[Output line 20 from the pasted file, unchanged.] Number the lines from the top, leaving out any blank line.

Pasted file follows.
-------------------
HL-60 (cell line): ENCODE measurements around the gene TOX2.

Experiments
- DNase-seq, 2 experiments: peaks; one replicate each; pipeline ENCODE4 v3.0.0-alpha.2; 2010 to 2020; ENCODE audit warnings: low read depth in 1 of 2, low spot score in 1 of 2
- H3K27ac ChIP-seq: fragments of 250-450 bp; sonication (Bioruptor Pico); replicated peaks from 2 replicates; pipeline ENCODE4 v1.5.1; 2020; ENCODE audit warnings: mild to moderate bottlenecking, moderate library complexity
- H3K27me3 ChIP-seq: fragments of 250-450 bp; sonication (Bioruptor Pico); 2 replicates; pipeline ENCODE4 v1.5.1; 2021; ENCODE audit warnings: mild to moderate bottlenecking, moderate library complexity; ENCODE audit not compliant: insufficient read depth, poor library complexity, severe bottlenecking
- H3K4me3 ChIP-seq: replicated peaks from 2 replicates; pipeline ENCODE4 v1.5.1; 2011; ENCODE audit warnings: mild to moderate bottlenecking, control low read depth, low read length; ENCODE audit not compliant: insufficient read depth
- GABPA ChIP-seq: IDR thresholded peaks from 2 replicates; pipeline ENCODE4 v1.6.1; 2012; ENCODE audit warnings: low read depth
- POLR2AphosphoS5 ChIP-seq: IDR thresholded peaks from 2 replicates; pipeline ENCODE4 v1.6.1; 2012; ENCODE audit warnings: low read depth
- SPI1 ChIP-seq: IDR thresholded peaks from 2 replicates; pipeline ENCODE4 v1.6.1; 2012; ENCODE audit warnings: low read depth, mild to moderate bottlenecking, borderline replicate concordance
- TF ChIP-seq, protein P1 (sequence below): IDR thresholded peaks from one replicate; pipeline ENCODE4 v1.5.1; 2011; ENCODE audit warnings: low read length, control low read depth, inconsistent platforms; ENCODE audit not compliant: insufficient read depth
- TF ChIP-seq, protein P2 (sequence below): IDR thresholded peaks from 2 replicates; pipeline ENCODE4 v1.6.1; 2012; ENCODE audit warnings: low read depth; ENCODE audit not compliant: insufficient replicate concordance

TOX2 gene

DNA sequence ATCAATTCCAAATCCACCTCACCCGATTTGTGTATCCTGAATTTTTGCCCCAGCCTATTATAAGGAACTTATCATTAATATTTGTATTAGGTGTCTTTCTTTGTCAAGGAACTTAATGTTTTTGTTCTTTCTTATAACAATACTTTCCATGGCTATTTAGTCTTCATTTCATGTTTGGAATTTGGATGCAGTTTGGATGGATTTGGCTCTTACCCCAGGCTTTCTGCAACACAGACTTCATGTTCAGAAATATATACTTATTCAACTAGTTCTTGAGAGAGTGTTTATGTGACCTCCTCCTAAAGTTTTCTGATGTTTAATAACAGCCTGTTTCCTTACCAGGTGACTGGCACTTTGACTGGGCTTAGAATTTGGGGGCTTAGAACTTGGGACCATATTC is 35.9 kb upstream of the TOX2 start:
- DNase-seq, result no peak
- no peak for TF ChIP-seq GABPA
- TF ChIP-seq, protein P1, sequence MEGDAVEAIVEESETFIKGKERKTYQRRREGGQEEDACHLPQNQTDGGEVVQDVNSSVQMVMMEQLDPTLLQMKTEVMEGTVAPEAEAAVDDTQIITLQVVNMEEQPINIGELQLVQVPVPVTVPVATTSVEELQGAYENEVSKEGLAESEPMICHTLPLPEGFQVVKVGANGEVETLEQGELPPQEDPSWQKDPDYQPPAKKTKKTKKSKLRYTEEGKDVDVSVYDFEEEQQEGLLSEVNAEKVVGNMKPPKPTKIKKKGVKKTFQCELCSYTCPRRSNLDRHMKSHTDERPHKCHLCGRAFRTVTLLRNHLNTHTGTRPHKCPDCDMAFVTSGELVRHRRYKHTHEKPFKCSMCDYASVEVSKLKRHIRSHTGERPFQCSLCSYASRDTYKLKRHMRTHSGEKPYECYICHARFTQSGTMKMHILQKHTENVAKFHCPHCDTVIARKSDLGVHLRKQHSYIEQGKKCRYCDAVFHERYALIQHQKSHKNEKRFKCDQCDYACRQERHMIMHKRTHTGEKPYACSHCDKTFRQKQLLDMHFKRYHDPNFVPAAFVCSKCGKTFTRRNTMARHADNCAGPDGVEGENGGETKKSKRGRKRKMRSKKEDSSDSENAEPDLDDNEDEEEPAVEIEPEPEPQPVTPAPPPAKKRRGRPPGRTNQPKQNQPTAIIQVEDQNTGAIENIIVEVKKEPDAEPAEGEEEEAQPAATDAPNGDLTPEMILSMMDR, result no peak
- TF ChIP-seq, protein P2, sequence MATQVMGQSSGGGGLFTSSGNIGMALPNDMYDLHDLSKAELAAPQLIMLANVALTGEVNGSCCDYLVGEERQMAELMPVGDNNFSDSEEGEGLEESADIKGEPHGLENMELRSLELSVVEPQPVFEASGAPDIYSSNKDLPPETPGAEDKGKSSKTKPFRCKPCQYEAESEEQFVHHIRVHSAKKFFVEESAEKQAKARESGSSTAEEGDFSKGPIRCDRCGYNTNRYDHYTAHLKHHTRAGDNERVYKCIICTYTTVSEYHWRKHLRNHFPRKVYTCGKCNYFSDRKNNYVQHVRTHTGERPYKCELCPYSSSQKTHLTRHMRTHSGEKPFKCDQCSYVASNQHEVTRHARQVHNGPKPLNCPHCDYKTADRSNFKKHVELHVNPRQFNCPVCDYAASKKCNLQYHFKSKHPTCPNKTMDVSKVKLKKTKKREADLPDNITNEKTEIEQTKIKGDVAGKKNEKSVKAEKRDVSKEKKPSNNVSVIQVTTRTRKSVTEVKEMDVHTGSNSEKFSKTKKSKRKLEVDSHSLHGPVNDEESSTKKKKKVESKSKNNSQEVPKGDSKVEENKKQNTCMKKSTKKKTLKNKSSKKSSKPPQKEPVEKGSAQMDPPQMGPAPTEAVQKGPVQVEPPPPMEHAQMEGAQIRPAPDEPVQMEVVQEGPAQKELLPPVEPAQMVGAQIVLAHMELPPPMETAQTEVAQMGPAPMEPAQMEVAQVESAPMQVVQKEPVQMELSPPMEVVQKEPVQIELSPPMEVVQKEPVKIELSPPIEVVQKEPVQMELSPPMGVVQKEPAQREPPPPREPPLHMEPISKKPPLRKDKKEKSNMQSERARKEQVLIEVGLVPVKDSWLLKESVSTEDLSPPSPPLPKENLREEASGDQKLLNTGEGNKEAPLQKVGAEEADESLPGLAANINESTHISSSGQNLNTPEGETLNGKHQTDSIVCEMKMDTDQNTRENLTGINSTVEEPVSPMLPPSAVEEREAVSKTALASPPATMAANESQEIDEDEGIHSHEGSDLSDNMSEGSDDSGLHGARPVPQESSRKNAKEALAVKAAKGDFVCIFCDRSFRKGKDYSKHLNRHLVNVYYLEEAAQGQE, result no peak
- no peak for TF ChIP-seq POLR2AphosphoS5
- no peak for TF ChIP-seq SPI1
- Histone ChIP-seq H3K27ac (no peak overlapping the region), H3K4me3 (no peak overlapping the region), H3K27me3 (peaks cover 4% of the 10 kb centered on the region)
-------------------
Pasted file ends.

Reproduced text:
- Histone ChIP-seq H3K27ac (no peak overlapping the region), H3K4me3 (no peak overlapping the region), H3K27me3 (peaks cover 4% of the 10 kb centered on the region)